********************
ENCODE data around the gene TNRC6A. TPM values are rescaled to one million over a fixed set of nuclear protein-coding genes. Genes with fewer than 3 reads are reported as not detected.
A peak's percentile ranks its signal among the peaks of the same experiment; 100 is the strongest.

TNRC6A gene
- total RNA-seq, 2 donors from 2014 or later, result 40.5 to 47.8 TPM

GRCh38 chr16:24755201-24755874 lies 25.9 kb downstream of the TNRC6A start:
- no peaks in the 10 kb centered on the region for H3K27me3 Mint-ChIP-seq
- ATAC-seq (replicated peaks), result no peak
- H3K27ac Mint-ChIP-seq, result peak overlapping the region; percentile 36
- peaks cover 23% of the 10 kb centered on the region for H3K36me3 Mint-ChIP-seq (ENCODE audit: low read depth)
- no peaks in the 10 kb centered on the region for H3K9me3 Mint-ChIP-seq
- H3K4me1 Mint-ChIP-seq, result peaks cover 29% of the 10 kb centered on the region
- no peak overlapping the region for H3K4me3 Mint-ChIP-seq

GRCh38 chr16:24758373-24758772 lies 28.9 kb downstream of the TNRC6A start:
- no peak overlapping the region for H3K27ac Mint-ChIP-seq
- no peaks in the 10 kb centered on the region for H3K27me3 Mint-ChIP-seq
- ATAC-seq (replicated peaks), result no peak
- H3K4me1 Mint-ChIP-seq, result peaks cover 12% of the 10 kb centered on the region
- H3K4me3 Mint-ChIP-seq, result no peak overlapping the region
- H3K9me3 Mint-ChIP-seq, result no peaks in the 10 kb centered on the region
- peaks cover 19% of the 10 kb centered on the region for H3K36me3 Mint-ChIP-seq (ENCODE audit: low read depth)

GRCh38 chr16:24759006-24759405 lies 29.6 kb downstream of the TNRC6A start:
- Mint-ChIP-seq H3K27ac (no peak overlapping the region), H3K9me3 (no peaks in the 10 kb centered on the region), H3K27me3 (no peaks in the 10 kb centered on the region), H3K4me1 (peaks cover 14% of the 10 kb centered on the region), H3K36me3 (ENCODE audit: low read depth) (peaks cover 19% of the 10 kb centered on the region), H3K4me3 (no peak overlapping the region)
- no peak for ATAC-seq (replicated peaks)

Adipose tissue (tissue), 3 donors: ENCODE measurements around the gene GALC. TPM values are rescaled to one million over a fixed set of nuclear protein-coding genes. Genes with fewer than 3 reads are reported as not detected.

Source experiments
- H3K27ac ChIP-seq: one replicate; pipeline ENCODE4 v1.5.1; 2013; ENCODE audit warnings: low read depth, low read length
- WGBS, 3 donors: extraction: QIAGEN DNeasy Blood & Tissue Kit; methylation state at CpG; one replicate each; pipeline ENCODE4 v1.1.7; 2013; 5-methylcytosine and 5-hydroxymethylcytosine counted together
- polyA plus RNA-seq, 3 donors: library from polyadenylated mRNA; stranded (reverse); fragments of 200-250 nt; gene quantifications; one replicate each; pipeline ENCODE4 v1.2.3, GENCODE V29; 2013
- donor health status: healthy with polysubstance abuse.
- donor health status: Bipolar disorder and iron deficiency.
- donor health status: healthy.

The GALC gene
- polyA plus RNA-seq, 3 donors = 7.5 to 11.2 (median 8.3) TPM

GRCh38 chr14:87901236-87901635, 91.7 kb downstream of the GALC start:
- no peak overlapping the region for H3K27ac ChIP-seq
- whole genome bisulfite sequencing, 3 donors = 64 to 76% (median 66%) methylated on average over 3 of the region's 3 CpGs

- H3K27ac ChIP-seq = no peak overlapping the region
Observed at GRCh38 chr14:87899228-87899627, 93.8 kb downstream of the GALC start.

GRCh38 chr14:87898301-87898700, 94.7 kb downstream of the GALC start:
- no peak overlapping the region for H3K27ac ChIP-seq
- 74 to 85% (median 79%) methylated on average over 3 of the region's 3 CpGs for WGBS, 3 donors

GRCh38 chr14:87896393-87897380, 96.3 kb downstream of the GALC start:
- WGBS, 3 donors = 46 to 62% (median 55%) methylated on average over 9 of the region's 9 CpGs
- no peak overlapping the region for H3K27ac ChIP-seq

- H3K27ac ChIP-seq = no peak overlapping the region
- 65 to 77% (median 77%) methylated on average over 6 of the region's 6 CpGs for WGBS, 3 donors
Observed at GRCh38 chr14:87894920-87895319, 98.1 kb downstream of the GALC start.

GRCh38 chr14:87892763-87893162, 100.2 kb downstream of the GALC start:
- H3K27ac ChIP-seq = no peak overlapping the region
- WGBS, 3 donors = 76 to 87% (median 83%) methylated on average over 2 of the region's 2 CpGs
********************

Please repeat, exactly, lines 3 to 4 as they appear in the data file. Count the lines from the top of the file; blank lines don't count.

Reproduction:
TNRC6A gene
- total RNA-seq, 2 donors from 2014 or later, result 40.5 to 47.8 TPM